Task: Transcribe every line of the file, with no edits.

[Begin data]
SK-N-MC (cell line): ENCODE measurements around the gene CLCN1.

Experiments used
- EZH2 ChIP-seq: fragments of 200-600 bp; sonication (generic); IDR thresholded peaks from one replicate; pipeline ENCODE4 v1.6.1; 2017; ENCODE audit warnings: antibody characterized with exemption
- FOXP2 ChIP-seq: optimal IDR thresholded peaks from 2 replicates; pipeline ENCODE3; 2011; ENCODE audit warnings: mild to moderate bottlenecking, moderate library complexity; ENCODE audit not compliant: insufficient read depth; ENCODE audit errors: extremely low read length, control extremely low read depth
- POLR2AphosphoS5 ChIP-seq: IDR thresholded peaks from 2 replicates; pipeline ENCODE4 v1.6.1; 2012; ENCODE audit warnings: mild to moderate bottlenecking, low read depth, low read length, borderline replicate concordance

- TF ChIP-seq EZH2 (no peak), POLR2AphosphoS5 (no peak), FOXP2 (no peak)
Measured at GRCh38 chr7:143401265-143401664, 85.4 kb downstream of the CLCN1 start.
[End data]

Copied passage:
SK-N-MC (cell line): ENCODE measurements around the gene CLCN1.

Experiments used
- EZH2 ChIP-seq: fragments of 200-600 bp; sonication (generic); IDR thresholded peaks from one replicate; pipeline ENCODE4 v1.6.1; 2017; ENCODE audit warnings: antibody characterized with exemption
- FOXP2 ChIP-seq: optimal IDR thresholded peaks from 2 replicates; pipeline ENCODE3; 2011; ENCODE audit warnings: mild to moderate bottlenecking, moderate library complexity; ENCODE audit not compliant: insufficient read depth; ENCODE audit errors: extremely low read length, control extremely low read depth
- POLR2AphosphoS5 ChIP-seq: IDR thresholded peaks from 2 replicates; pipeline ENCODE4 v1.6.1; 2012; ENCODE audit warnings: mild to moderate bottlenecking, low read depth, low read length, borderline replicate concordance

- TF ChIP-seq EZH2 (no peak), POLR2AphosphoS5 (no peak), FOXP2 (no peak)
Measured at GRCh38 chr7:143401265-143401664, 85.4 kb downstream of the CLCN1 start.